Racial/Ethnic Disparities in Misidentification of Dementia in Medicare Claims: Results from the Washington Heights-Inwood Columbia Aging Project

Carolyn W. Zhu, Yian Gu, Stephanie Cosentino, Anton J. Kociolek, Michelle Hernandez, Yaakov Stern

Research output: Contribution to journalArticlepeer-review

Abstract

Background: Misidentification of dementia in Medicare claims is quite common. Objective: We examined potential race/ethnic disparities in misidentification of dementia in Medicare claims in a diverse cohort of older adults who underwent careful clinical assessment. Methods: Participants were enrolled in the Washington Heights-Inwood Columbia Aging Project (WHICAP), a multiethnic, population-based, prospective study of cognitive aging in which dementia status was assessed using a rigorous clinical protocol. ICD-9-CM and ICD-10-CM diagnosis codes in all available Medicare claims (1999-2019) were compared to clinical dementia diagnosis and categorized into three mutually exclusive groups: 1) congruent-, 2) over-, and 3) under- identification during the study period. Multinomial logistic regression model was used to examine the relationship between race (White, African American/Black, other) and ethnicity (Hispanic/Latinx, non-Hispanic/Latinx) and congruency of dementia identification after controlling for clinical (cognition, function, comorbidities) and demographic characteristics (age, sex, education), and inpatient and outpatient utilization. Results: Across all person-years, 88.4% had congruent identification of dementia compared to clinical diagnosis, in 4.1% of the times participants were over-identified with dementia, and 7.5% of the times the participants were under-identified. Rates of misidentification was higher in minority participants than in White, non-Hispanic participants. Multivariable estimation results showed that the probability of over-identification with dementia was 2.2% higher for African American/Black than White (p = 0.05) and 2.7% higher for Hispanic participants than non-Hispanics (p = 0.03) participants. Differences in under-identification by race/ethnicity were not statistically significant. Conclusions: African American/Black and Hispanic participants were more likely over-identified with dementia in Medicare claims.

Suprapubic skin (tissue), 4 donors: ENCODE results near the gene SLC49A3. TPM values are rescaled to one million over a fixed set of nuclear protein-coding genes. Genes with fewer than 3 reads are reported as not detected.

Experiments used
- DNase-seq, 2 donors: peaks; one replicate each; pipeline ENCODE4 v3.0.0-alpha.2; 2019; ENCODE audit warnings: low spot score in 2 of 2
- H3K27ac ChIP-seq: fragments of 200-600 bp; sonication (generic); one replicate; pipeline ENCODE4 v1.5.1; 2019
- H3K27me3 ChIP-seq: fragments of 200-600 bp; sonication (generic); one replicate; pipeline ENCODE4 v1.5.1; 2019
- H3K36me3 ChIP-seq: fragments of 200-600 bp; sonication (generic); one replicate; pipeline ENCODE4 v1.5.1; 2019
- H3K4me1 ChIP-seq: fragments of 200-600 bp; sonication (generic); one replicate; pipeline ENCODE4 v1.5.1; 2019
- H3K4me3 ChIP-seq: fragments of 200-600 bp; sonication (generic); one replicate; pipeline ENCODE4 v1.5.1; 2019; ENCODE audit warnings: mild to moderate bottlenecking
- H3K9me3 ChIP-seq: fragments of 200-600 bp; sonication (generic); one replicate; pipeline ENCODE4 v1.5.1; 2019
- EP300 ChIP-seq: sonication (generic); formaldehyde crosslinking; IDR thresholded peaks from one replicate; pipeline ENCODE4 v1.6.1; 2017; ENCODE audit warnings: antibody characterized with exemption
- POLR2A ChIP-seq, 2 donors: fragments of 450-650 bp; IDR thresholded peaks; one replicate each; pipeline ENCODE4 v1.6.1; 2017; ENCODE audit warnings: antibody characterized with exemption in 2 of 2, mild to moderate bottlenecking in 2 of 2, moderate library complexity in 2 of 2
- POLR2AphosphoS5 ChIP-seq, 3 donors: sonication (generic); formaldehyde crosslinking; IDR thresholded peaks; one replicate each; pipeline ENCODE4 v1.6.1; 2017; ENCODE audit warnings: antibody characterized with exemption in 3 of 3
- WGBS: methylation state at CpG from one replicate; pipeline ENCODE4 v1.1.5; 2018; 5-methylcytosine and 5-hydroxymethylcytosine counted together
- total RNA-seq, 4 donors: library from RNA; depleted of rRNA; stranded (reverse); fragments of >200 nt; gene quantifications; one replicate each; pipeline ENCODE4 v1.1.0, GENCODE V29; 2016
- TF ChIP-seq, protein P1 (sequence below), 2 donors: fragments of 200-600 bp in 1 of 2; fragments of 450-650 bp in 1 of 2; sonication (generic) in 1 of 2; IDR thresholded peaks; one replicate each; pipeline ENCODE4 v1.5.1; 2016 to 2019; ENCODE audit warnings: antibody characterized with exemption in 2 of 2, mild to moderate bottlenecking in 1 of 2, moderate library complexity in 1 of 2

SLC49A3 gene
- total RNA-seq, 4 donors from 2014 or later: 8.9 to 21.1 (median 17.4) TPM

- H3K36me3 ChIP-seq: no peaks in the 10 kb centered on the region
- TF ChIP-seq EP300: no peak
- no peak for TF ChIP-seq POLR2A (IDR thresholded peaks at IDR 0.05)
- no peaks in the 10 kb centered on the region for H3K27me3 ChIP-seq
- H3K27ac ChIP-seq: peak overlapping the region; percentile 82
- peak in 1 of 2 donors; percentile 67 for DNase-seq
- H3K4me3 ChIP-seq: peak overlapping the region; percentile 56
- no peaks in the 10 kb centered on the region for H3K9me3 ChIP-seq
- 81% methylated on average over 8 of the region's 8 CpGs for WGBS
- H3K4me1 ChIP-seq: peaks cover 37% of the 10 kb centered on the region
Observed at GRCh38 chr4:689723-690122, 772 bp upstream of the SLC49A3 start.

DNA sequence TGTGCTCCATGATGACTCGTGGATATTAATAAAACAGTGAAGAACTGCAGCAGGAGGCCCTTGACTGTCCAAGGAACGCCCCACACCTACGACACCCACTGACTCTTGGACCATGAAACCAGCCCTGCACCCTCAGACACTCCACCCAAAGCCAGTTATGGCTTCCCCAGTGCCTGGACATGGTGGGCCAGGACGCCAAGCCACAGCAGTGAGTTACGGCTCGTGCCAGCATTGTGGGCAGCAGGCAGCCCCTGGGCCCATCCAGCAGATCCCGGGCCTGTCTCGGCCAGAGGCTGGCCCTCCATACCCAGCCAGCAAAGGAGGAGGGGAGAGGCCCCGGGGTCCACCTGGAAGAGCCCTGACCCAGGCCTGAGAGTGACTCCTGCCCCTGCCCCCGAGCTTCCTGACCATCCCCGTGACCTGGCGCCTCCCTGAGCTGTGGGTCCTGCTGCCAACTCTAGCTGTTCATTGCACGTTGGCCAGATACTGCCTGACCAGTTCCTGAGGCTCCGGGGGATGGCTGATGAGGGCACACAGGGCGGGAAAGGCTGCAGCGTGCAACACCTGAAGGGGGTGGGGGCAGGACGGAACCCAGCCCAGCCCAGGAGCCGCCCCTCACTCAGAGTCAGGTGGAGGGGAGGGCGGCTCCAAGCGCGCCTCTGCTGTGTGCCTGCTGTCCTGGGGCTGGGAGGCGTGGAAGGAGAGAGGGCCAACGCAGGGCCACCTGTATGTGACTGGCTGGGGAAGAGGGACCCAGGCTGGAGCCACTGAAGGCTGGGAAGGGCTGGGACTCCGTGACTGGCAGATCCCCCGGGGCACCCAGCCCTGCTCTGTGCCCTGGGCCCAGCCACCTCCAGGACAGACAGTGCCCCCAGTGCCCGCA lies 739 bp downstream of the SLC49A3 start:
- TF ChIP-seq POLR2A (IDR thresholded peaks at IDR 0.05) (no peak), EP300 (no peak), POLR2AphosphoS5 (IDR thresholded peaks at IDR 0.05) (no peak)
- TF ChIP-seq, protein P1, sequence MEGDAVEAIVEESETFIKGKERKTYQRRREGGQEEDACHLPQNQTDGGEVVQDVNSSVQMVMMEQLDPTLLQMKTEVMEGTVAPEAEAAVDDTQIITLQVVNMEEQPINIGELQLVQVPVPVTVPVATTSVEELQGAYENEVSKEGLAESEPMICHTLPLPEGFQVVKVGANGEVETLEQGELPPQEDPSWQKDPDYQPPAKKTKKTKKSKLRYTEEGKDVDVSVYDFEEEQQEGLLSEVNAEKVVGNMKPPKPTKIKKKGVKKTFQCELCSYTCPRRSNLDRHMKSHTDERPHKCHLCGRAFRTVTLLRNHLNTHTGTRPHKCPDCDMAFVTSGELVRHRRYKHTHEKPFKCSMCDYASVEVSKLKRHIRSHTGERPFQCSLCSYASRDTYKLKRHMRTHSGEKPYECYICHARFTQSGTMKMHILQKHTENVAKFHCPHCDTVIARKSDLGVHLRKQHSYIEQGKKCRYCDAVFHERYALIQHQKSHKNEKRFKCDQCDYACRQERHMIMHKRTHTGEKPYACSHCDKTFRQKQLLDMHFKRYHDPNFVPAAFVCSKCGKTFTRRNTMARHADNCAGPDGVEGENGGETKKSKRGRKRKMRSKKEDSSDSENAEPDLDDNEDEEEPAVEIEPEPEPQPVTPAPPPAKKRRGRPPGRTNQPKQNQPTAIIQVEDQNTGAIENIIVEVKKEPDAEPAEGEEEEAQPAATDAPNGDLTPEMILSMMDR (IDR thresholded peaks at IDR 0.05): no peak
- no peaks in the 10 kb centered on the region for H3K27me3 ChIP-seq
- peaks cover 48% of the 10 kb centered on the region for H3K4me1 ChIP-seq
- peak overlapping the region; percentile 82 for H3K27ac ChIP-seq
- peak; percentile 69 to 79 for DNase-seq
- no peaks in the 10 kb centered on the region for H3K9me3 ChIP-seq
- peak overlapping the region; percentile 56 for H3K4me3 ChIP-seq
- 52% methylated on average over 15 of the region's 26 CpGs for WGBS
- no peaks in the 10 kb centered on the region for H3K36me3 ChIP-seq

Original languageEnglish
Pages (from-to)359-368
Number of pages10
JournalJournal of Alzheimer's Disease
Volume96
Issue number1
DOIs
StatePublished - 24 Oct 2023

Keywords

  • Alzheimer's disease
  • Medicare claims
  • clinical diagnosis
  • disparities

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